At the same time, because there has been a significant focus in the last several years on digital, I think we are at a crossroads. Those brands that have a print product need to step back and assess how much emphasis they wish to place on print going forward. In other words, is print worth it? If so, there needs to be a plan as to how to support print in the sales process and a dedication to that process.
As for our core markets, media, association media, association membership and mail/paper surveys, there is room to grow and thrive. However, I’ve come to the conclusion that we need to start looking elsewhere for new revenues. This is because it’s not about me. I’m a senior citizen. It’s really about the young people in the firm and what we need to do now to guarantee a solid business down the line.
Fox Tales: How does a company like Fox Associates partner with Readex? Is it synergistic? Making the question specifically about Fox, describe their approach and their value to you—and to the market.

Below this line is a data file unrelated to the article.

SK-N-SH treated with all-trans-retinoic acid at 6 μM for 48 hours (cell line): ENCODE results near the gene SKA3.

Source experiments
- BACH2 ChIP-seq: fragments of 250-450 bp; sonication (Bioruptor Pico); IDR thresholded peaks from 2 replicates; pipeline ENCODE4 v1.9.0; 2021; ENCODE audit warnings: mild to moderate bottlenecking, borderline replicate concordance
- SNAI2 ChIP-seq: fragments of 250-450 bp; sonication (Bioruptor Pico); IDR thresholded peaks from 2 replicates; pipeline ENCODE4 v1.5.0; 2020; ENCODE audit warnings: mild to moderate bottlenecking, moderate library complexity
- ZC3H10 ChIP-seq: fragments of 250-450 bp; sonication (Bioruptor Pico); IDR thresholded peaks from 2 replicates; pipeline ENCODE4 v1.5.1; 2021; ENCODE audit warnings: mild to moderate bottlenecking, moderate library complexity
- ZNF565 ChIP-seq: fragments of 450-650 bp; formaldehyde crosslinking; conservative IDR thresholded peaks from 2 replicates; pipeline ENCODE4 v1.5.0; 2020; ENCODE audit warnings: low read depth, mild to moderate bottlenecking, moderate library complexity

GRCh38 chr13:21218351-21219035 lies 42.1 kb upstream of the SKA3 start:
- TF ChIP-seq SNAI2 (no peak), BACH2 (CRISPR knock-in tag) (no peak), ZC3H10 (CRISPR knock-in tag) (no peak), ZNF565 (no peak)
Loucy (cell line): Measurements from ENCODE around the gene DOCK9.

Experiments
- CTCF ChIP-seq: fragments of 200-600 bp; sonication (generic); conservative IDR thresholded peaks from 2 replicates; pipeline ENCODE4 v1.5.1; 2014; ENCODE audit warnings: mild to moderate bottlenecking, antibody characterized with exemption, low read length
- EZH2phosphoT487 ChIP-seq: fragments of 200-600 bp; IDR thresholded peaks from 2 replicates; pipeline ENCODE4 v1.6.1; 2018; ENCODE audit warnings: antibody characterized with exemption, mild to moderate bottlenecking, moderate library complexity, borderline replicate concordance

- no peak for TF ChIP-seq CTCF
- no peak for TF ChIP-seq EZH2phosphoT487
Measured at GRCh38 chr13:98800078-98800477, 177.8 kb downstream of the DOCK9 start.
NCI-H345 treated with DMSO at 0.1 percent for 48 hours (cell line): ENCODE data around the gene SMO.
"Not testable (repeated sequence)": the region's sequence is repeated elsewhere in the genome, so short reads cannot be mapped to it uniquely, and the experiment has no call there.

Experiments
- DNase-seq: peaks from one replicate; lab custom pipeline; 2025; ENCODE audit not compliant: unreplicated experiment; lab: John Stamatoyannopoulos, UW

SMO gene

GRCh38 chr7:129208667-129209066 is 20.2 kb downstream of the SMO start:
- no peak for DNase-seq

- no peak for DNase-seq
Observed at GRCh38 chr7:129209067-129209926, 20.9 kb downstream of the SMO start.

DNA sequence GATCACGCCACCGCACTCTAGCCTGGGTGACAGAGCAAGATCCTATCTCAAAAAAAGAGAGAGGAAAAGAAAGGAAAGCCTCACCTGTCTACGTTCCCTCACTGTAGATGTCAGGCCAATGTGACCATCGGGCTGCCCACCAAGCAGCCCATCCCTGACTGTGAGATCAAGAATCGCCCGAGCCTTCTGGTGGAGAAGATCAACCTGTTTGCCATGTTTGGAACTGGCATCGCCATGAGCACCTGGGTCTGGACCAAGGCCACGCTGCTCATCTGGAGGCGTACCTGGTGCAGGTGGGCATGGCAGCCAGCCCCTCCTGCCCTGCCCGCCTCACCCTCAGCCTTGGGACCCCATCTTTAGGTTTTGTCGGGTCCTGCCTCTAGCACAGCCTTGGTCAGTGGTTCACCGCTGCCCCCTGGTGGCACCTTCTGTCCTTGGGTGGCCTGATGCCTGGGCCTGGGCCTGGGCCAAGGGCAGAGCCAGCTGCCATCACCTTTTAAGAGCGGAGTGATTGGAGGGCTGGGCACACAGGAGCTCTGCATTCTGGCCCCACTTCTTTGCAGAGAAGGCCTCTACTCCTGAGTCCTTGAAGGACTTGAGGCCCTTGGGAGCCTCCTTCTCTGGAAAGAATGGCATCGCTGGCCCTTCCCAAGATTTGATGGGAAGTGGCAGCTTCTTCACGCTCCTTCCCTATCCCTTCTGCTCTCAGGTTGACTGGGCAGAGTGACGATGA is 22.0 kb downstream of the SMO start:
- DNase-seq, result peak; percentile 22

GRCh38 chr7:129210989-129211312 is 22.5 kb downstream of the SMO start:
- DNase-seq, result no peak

Semler: We very much value our relationship with Fox Associates. In many respects, we are in the same boat, working for many of the same media and association customers. It seems to me that our ultimate goals match up even though we provide different services: that is, we create value for our customers while providing them a terrific experience.
My feeling is that both Fox and Readex function similarly as it concerns the client relationship. We both seek to understand what the needs and interests are, then provide appropriate solutions. In the case of Readex, it just so happens that what we do helps the Fox team bring in more business for their customers through various survey services. But we just do the research. Fox is out there in the trenches making it happen.